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The Egypt revolt: Why are we so shocked by journalists getting beaten up?

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Murrow-Cooper

Image Credit: Getty ImagesThere’s a long history of reporters putting themselves in danger to cover a story. Edward R. Murrow broadcast his famous World War II radio shows from the rooftops of London during Nazi air raids. More recently, NBC anchor David Bloom died in 2003 while riding inside a cramped US tank during the Iraq War — from deep vein thrombosis, but still. In fact, last year, 79 reporters from around the world were killed while covering stories in places from Chechnya to the Philippines, according to the Committee to Protect Journalists. So why is this week’s attack on Anderson Cooper in Egypt (captured on flip-cam video), along with several other altercations between reporters and pro-Mubarak protesters (one Fox News camera crew got beaten so badly they ended up in the hospital) creating such a stir back here at home? Why are we all so surprised, considering this sort of thing happens all the time all over the world, albeit generally to journalists with less famous hair? 

In part, I think, it’s the nature of the event. It’s not often the entire American anchor corp from virtually every news outlet find themselves converging on a single city square in the midst of unrestrained anarchy. The unrest in Iran last year was close, although Western journalists had a harder time getting into that country. The Tiananmen Square protests in China in 1989 were similar as well, although the Chinese government simply ejected Western reporters or turned off their satellite feeds when things got too hot. This time, in Cairo, journalists are dealing with mob rule, an even more dangerous environment in which to be pointing cameras at people.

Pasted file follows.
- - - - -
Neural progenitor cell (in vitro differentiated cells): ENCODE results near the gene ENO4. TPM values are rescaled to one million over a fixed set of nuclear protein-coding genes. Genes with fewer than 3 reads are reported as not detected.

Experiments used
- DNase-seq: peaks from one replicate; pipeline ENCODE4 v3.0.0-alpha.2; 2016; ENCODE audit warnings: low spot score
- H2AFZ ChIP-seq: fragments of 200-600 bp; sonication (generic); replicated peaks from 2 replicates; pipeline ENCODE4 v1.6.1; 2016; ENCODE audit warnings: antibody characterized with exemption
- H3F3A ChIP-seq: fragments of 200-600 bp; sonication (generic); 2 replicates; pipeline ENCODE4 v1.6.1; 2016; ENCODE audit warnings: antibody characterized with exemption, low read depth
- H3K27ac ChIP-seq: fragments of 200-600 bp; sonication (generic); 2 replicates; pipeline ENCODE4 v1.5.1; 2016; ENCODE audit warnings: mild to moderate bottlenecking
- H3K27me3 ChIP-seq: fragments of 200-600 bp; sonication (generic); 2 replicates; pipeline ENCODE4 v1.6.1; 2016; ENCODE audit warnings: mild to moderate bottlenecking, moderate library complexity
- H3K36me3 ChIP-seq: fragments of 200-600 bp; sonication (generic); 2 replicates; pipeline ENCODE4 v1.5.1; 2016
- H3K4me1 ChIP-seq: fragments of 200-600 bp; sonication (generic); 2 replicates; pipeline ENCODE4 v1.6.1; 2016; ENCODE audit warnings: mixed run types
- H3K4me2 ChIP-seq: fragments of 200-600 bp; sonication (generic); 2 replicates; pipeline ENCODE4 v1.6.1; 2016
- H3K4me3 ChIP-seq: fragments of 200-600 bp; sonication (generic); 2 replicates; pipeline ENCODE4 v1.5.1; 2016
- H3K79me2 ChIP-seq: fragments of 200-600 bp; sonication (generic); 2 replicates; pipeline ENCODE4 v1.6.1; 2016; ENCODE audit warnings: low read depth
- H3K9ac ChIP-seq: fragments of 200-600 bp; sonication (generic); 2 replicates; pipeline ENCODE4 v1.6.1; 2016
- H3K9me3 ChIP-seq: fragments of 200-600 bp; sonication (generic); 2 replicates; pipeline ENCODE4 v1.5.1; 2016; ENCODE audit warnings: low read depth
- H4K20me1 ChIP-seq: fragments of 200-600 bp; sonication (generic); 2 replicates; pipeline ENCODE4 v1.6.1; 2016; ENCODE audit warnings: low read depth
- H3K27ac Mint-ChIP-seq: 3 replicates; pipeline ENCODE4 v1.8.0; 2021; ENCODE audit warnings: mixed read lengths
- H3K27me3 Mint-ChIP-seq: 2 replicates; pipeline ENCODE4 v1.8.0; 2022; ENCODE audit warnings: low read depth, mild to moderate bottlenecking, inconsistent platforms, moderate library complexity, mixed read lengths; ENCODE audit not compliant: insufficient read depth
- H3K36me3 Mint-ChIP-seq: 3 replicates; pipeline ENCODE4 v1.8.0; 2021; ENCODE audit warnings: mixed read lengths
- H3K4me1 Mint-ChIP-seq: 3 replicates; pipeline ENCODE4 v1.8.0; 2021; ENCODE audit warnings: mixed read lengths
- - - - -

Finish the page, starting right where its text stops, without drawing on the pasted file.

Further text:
But there’s another reason these anchor attacks seem so shocking to viewers back home. These days, in our personality-driven cable-news world, anchors are as much TV entertainers as they are newspeople. Audiences relate to Anderson Cooper — for one example — in an entirely different psycho-media context than they did foreign correspondents in the past. Sure, we’ve seen Cooper wading in flood waters and consoling widows in Sri Lanka, but we’ve also seen him cuddling with chimpanzees and cracking jokes with Kathy Griffin on New Year’s Eve. Watching Cooper being beaten by an angry mob was a chilling reminder that real journalism can sometimes be a very dangerous business.

What do you think, PopWatchers? Has watching the coverage of Egypt changed your mind about any of your favorite cable-TV personalities? Has it made you respect journalists any more or less?